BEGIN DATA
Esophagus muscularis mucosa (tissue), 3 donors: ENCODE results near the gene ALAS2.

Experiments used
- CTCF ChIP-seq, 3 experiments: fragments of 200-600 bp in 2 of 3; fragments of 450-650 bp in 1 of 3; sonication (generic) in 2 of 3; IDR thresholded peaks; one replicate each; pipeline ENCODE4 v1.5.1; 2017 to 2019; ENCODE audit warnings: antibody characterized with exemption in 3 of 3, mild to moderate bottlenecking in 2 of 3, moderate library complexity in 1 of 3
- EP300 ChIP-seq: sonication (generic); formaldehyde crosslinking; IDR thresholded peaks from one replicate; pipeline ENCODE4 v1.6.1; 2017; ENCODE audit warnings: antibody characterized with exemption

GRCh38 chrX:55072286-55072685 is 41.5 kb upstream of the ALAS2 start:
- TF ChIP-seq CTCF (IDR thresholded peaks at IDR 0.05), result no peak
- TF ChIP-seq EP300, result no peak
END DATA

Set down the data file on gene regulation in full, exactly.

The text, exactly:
Esophagus muscularis mucosa (tissue), 3 donors: ENCODE results near the gene ALAS2.

Experiments used
- CTCF ChIP-seq, 3 experiments: fragments of 200-600 bp in 2 of 3; fragments of 450-650 bp in 1 of 3; sonication (generic) in 2 of 3; IDR thresholded peaks; one replicate each; pipeline ENCODE4 v1.5.1; 2017 to 2019; ENCODE audit warnings: antibody characterized with exemption in 3 of 3, mild to moderate bottlenecking in 2 of 3, moderate library complexity in 1 of 3
- EP300 ChIP-seq: sonication (generic); formaldehyde crosslinking; IDR thresholded peaks from one replicate; pipeline ENCODE4 v1.6.1; 2017; ENCODE audit warnings: antibody characterized with exemption

GRCh38 chrX:55072286-55072685 is 41.5 kb upstream of the ALAS2 start:
- TF ChIP-seq CTCF (IDR thresholded peaks at IDR 0.05), result no peak
- TF ChIP-seq EP300, result no peak